Course Structure

This is a twelve month programme, the first nine months of which consist of coursework and the final three of which are available for writing a dissertation. Students are required to take a minimum of six coursework modules.Modules 1 and 2 are compulsory and modules 3, 4, 5 and 7 are desirable depending on the background of individual candidates. Modules 1-8 are always available; module 9 is subject to availability in any given year. Students are also expected to come to the weekly Social Anthropology Research Seminar (Tuesday 4.30-6.00), and may also attend relevant undergraduate courses if they wish.

The special topic is an individual tutorial course which may be arranged in areas as diverse as southeast Asian ethnography, development, medical anthropology and material culture. Candidates may also select from the following modules available for the MSc in Conservation Biology.

Form of Assessment

Students are required to complete eight essays or essay-equivalent exercises, and to write a dissertation. Four essays must relate to modules 1 and 2 and four to any of the remaining modules taken, though these may also have an environmental or ethnobiological aspect. Essays should be about 4000 words in length, typed or word-processed, double-spaced, and in duplicate. The first essay must be submitted by Friday 11 November, the second and third essays by the last day of the Michaelmas Term (16 December), the fourth, fifth and sixth by the last day of the Lent Term (24 March), and the final two by Friday 5 May in the Trinity Term. Please submit both copies to Jan Horn, who will distribute them to the markers. A pass (50 percent average) in the coursework entitles a student to proceed to the dissertation, which should be between 8,000 and 10,000 words.

The course structure for the Postgraduate Diploma in Environmental Anthropology is identical to that for the MA, except that: (a) the course lasts nine months; (b) candidates are required to take modules 1, 2, 3 and 4, and two or more additional optional modules; and (c) there is no dissertation. Assessment is the same as for the MA, except that the pass mark is 40 percent and there is no dissertation. Candidates who achieve 50 percent or more may be allowed to qualify for an MA by writing a dissertation.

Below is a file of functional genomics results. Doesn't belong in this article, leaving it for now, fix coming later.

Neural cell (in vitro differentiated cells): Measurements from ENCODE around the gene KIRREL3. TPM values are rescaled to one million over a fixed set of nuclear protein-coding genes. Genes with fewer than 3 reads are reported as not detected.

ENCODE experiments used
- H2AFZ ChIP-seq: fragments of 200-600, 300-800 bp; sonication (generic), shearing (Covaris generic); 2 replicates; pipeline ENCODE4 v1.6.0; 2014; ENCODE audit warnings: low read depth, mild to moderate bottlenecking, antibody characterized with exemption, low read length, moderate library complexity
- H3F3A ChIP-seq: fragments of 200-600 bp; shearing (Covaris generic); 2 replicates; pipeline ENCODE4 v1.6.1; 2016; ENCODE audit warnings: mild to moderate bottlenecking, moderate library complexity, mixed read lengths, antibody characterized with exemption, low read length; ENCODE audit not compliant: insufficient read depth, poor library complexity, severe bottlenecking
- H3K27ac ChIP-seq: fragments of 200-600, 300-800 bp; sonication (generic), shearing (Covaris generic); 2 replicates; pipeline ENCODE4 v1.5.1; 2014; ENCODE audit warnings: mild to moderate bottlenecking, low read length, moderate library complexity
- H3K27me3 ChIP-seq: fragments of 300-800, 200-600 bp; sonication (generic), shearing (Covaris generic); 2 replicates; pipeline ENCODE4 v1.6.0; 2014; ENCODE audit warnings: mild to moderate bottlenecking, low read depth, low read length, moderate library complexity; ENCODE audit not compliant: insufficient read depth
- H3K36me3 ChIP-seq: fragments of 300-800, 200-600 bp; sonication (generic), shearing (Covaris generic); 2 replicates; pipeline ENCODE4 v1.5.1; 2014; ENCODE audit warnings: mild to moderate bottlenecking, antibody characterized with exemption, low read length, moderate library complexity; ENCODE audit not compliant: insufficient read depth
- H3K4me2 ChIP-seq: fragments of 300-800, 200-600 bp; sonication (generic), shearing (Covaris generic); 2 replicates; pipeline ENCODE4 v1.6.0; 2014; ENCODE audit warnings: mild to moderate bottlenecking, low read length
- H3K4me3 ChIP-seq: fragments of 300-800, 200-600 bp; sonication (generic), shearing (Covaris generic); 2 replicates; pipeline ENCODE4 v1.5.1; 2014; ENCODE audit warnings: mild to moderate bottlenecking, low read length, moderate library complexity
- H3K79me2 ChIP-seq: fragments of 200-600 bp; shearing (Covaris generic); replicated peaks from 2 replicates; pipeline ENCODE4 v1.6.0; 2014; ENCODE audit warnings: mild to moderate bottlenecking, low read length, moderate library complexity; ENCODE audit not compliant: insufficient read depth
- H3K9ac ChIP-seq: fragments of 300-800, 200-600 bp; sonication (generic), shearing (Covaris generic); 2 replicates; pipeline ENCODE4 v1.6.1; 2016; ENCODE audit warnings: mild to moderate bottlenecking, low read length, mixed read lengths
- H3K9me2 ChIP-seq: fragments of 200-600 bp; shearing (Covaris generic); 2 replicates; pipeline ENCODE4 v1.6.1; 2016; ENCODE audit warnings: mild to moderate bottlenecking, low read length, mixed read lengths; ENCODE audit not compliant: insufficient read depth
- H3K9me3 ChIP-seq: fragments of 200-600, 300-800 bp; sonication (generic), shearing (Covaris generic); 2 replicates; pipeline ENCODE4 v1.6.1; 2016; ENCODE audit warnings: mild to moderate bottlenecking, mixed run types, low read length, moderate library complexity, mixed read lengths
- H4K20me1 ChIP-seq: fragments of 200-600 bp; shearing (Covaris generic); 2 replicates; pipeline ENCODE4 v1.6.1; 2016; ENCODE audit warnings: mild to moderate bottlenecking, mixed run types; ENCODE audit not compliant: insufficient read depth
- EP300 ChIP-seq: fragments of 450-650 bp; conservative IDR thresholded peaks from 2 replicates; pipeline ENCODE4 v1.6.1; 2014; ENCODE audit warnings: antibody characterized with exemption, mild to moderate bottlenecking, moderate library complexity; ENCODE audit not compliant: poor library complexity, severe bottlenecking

Library Resources

Most materials which you will require will be found in the library. Offprints and photocopies of key articles may be lodged in the Anthropology Offprint and Photocopy Collection located in the Anthropology Office, Eliot W4.13. Copies of the catalogue are available in W4.13, L49 (the CSAC lab) and L42 (the postgraduate study room). Not all items will be catalogued, so you should also consult members of staff or Jan Horn. Two periodicals which regularly carry articles reporting recent research relevant to the subjectmatter of P093 and P094 are Human Ecology and the Journal of Ethnobiology . Some journals and books not available at UKC will be found at Christchurch College (e.g. Journal of Biogeography ) and Wye College (e.g. Economic Botany ). Ellen has a complete set of the useful Paris-based Bibliographie Ethnobotanique et Ethnozoologique , and a set of Overseas Development Institute publications, which are strong on social forestry. The Annual Review of Anthropology is a useful source of survey articles on particular topics. The Library also has an inter-library loan service, but if you have any difficulty in getting hold of material please let us know.


The following are likely to be directly involved in teaching the core modules listed in this leaflet:

Visiting staff:

The following staff teach the DICE options listed, and are available for consultation:

Other teachers involved in the UKC Anthropology postgraduate programme include:

Glenn Bowman teaches media and image studies in the Faculty of Humanities (Middle East, southeastern Europe, nationalism and ethnicity).